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Impact of Supercritical Carbon Dioxide Metalworking Fluids on Tool Life in Turning of Sintered Steel and Milling of Compacted Graphite Iron

[+] Author Affiliations
Douglas J. MacLean, Kim F. Hayes, Ye Eun Park, Steven J. Skerlos

University of Michigan, Ann Arbor, MI

Thomas Barnard, Timothy Hull

Ford Motor Company, Dearborn, MI

Paper No. MSEC2009-84026, pp. 43-48; 6 pages
doi:10.1115/MSEC2009-84026
From:
  • ASME 2009 International Manufacturing Science and Engineering Conference
  • ASME 2009 International Manufacturing Science and Engineering Conference, Volume 1
  • West Lafayette, Indiana, USA, October 4–7, 2009
  • Conference Sponsors: Manufacturing Engineering Division
  • ISBN: 978-0-7918-4361-1 | eISBN: 978-0-7918-3859-4
  • Copyright © 2009 by ASME

abstract

This paper investigates the influence of supercritical carbon dioxide (scCO2 ) metalworking fluids on tool wear in two automotive manufacturing processes. scCO2 is a low-cost minimum quantity lubrication (MQL) system with excellent cooling characteristics. In valve seat machining of sintered steel with cubic boron nitride (CBN) inserts, scCO2 reduced tool wear by up to 25% and cutting forces by 10% when compared with the benchmark water-based flood metalworking fluid currently used in production operations. In end milling of compacted graphite iron (CGI) with uncoated carbide inserts, scCO2 reduced tool wear by up to 50% when compared with the currently used metalworking fluid. These results are consistent with those from other applications that show scCO2-based metalworking fluids have the potential to reduce tool wear and cutting forces when compared with commonly used water-based metalworking fluids. At the same time scCO2 is environmentally benign, eliminates metalworking fluid maintenance and disposal, and removes the major health risks associated with today’s metalworking fluids.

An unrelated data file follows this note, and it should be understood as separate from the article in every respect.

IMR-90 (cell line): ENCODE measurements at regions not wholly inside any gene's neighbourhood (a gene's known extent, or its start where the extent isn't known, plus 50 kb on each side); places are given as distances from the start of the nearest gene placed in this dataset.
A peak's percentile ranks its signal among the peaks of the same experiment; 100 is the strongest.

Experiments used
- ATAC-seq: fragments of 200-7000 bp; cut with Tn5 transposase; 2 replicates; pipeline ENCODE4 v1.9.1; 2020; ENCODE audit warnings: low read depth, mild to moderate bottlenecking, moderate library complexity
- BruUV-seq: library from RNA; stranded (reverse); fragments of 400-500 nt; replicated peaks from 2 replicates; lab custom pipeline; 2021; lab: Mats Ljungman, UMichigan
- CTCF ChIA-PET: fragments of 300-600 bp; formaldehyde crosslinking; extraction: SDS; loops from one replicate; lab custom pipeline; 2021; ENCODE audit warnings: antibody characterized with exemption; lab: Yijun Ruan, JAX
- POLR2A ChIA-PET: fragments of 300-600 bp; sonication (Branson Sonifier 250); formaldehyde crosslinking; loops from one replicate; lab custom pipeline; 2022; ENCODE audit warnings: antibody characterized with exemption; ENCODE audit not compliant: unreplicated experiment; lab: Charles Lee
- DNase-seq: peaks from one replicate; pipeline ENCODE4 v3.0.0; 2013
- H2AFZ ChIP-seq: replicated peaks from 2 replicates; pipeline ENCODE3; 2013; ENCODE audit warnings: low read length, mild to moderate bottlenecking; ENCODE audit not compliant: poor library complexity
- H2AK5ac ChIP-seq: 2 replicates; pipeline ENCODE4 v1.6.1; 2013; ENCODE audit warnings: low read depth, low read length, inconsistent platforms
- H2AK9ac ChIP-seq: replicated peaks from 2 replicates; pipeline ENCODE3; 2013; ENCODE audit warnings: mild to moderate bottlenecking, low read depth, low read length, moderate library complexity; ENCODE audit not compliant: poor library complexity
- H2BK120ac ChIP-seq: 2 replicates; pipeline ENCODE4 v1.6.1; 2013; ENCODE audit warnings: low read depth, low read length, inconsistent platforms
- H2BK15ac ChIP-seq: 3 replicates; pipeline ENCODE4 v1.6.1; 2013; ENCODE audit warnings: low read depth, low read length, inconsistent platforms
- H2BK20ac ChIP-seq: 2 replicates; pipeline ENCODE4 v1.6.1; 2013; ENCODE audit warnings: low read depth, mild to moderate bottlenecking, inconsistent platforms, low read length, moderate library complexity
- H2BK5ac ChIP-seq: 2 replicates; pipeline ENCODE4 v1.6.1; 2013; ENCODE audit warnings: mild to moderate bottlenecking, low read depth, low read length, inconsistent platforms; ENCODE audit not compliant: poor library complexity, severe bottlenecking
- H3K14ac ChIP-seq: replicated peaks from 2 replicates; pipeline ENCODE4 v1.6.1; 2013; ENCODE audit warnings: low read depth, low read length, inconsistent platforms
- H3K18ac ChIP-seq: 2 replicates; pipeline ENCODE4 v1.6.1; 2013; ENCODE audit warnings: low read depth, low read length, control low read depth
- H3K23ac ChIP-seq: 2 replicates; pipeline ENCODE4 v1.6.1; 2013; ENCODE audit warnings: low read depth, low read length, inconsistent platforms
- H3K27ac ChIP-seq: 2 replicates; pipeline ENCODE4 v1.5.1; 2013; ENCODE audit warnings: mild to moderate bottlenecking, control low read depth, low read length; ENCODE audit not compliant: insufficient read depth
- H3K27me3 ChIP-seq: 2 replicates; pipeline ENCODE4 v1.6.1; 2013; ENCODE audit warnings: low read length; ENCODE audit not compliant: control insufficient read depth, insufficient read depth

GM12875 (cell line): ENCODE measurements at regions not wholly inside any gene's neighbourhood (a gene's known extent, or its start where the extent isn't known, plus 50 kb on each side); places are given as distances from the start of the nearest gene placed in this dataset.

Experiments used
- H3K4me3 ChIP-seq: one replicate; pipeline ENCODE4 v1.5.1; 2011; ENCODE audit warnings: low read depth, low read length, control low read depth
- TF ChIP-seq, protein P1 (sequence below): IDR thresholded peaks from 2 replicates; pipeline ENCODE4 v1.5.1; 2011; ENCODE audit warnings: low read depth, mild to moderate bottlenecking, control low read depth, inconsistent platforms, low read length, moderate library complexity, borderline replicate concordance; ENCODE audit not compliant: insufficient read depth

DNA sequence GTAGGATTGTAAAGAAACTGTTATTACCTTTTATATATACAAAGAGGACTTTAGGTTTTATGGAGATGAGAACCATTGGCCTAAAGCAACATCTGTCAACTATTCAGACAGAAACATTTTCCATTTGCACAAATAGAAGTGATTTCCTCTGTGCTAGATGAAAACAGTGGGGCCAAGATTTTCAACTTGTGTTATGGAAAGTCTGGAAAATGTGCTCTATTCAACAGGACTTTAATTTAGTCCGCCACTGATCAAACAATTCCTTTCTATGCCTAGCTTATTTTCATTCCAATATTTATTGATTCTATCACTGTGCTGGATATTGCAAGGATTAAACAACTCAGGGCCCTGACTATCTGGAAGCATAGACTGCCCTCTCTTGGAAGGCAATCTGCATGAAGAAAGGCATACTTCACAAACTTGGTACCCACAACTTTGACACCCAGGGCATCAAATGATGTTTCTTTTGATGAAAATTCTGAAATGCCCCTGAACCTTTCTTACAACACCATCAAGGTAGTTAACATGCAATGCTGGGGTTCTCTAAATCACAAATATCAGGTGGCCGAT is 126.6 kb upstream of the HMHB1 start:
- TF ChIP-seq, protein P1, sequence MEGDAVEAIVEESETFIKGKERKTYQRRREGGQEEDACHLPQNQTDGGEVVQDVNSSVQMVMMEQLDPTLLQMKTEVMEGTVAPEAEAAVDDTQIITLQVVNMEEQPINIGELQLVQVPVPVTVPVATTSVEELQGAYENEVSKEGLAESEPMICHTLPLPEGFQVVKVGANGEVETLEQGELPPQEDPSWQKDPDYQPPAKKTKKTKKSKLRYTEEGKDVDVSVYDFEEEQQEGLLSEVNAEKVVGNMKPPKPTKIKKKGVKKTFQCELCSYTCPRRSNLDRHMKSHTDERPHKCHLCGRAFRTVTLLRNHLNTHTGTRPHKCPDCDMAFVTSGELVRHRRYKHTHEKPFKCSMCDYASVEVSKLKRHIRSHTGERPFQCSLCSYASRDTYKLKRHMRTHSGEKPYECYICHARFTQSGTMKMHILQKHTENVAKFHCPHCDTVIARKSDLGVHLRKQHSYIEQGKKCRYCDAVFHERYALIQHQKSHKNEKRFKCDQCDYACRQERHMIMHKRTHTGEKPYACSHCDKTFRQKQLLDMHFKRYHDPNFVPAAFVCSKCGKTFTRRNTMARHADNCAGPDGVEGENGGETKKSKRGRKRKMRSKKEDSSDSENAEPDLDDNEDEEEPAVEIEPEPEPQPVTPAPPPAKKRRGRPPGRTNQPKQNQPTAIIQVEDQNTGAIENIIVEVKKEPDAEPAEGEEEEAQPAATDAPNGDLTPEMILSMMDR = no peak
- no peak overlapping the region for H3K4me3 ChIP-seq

Copyright © 2009 by ASME

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